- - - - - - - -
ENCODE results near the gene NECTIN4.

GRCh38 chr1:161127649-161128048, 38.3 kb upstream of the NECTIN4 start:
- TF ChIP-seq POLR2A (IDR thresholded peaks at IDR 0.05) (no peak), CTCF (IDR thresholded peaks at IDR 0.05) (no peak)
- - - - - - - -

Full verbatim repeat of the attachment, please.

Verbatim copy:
ENCODE results near the gene NECTIN4.

GRCh38 chr1:161127649-161128048, 38.3 kb upstream of the NECTIN4 start:
- TF ChIP-seq POLR2A (IDR thresholded peaks at IDR 0.05) (no peak), CTCF (IDR thresholded peaks at IDR 0.05) (no peak)